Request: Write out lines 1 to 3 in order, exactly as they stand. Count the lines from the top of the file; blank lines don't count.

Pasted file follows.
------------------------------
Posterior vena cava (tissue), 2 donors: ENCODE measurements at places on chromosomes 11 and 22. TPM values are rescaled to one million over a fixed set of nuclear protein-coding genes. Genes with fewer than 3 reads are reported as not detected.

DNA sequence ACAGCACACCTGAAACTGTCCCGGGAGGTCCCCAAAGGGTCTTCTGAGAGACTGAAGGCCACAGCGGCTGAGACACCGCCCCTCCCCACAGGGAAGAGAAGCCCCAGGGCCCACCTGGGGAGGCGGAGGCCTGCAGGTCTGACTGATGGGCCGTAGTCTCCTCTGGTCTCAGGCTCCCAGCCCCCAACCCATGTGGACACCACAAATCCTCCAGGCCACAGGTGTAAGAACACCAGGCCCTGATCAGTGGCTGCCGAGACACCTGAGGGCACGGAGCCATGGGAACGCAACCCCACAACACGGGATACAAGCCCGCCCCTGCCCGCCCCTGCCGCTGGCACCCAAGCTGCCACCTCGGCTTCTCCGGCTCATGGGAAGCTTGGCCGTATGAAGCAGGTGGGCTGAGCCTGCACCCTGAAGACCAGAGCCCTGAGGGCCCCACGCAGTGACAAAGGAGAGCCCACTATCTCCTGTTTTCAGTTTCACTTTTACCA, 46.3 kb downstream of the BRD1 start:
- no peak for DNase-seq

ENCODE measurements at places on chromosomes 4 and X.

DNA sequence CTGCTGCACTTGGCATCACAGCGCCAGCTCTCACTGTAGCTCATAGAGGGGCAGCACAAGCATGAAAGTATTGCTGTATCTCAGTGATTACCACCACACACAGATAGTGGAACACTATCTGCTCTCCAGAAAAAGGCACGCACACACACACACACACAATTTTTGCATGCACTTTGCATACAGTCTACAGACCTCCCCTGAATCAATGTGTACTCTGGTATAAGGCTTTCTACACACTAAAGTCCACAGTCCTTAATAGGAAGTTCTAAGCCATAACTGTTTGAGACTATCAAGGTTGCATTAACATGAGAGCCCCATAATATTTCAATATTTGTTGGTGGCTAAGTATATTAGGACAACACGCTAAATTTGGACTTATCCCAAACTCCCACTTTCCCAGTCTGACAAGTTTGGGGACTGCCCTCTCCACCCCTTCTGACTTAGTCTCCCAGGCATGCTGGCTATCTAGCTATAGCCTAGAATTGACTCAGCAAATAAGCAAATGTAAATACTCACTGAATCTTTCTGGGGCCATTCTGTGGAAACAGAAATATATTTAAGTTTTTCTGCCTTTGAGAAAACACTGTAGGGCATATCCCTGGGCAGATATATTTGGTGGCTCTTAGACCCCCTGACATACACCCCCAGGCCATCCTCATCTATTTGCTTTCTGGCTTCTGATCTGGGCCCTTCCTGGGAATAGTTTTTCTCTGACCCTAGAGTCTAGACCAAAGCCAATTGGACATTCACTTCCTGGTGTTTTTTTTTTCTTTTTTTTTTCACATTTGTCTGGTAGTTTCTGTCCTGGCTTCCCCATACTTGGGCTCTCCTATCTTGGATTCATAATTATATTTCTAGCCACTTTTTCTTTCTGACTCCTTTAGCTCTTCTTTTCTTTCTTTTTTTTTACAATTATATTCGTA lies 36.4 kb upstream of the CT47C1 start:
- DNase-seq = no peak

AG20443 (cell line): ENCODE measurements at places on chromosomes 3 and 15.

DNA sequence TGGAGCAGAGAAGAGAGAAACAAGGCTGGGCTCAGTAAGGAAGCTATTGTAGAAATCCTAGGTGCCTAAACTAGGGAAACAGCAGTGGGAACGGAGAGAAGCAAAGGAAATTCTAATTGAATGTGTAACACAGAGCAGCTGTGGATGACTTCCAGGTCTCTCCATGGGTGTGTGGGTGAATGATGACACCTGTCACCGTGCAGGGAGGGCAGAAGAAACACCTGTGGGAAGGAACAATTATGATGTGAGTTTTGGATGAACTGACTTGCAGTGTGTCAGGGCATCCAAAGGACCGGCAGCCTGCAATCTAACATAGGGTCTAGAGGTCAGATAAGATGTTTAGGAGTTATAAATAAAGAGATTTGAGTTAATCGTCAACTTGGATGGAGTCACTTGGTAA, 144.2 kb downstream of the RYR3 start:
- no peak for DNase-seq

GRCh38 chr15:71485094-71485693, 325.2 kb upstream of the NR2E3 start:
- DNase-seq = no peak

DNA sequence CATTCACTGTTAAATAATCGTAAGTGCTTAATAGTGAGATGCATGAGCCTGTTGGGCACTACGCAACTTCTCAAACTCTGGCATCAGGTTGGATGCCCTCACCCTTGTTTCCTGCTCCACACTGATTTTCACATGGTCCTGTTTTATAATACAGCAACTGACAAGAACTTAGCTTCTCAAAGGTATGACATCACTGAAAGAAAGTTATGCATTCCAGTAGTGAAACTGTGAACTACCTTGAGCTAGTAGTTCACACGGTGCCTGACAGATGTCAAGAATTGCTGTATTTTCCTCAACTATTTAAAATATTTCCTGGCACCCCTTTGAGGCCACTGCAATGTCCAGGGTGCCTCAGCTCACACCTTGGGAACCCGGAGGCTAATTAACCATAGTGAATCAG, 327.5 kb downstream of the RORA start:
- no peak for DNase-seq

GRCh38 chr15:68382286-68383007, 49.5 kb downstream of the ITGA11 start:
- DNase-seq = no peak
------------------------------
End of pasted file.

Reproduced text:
Posterior vena cava (tissue), 2 donors: ENCODE measurements at places on chromosomes 11 and 22. TPM values are rescaled to one million over a fixed set of nuclear protein-coding genes. Genes with fewer than 3 reads are reported as not detected.

DNA sequence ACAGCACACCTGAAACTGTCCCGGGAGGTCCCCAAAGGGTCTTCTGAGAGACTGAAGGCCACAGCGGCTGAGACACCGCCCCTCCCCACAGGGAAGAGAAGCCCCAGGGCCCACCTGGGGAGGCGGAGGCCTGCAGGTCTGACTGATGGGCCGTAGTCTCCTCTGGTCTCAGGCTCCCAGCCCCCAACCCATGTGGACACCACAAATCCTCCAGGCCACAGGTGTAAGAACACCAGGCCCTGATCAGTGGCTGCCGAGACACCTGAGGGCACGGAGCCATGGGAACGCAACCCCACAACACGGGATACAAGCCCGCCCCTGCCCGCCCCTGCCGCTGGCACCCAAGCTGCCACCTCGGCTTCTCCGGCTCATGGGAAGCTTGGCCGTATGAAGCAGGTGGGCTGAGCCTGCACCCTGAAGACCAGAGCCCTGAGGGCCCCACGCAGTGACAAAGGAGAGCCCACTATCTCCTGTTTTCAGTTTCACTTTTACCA, 46.3 kb downstream of the BRD1 start:
- no peak for DNase-seq